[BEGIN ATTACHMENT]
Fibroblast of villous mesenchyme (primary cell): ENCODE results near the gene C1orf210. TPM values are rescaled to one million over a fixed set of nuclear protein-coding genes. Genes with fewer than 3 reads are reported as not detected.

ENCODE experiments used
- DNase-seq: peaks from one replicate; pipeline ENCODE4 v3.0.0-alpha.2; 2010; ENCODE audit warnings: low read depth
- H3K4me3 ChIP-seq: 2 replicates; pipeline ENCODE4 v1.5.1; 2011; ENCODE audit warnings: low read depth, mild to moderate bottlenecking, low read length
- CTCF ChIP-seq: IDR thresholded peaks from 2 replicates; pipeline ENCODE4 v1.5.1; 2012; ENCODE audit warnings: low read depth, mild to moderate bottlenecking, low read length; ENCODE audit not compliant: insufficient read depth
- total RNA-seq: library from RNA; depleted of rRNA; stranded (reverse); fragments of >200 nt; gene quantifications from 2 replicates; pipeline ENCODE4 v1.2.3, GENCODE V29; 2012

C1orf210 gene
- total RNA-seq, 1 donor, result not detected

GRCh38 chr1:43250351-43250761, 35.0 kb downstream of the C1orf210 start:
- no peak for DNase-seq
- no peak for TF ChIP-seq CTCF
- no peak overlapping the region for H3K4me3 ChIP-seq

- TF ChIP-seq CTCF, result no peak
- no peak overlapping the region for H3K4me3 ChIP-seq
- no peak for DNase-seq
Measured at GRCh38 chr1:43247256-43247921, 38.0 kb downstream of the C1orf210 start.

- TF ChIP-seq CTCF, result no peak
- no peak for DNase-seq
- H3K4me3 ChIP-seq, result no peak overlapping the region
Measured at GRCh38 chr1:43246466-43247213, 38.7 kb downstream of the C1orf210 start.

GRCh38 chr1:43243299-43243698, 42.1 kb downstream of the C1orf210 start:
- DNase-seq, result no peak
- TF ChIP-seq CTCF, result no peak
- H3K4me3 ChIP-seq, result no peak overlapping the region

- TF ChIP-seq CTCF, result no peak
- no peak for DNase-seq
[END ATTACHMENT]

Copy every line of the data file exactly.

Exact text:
Fibroblast of villous mesenchyme (primary cell): ENCODE results near the gene C1orf210. TPM values are rescaled to one million over a fixed set of nuclear protein-coding genes. Genes with fewer than 3 reads are reported as not detected.

ENCODE experiments used
- DNase-seq: peaks from one replicate; pipeline ENCODE4 v3.0.0-alpha.2; 2010; ENCODE audit warnings: low read depth
- H3K4me3 ChIP-seq: 2 replicates; pipeline ENCODE4 v1.5.1; 2011; ENCODE audit warnings: low read depth, mild to moderate bottlenecking, low read length
- CTCF ChIP-seq: IDR thresholded peaks from 2 replicates; pipeline ENCODE4 v1.5.1; 2012; ENCODE audit warnings: low read depth, mild to moderate bottlenecking, low read length; ENCODE audit not compliant: insufficient read depth
- total RNA-seq: library from RNA; depleted of rRNA; stranded (reverse); fragments of >200 nt; gene quantifications from 2 replicates; pipeline ENCODE4 v1.2.3, GENCODE V29; 2012

C1orf210 gene
- total RNA-seq, 1 donor, result not detected

GRCh38 chr1:43250351-43250761, 35.0 kb downstream of the C1orf210 start:
- no peak for DNase-seq
- no peak for TF ChIP-seq CTCF
- no peak overlapping the region for H3K4me3 ChIP-seq

- TF ChIP-seq CTCF, result no peak
- no peak overlapping the region for H3K4me3 ChIP-seq
- no peak for DNase-seq
Measured at GRCh38 chr1:43247256-43247921, 38.0 kb downstream of the C1orf210 start.

- TF ChIP-seq CTCF, result no peak
- no peak for DNase-seq
- H3K4me3 ChIP-seq, result no peak overlapping the region
Measured at GRCh38 chr1:43246466-43247213, 38.7 kb downstream of the C1orf210 start.

GRCh38 chr1:43243299-43243698, 42.1 kb downstream of the C1orf210 start:
- DNase-seq, result no peak
- TF ChIP-seq CTCF, result no peak
- H3K4me3 ChIP-seq, result no peak overlapping the region

- TF ChIP-seq CTCF, result no peak
- no peak for DNase-seq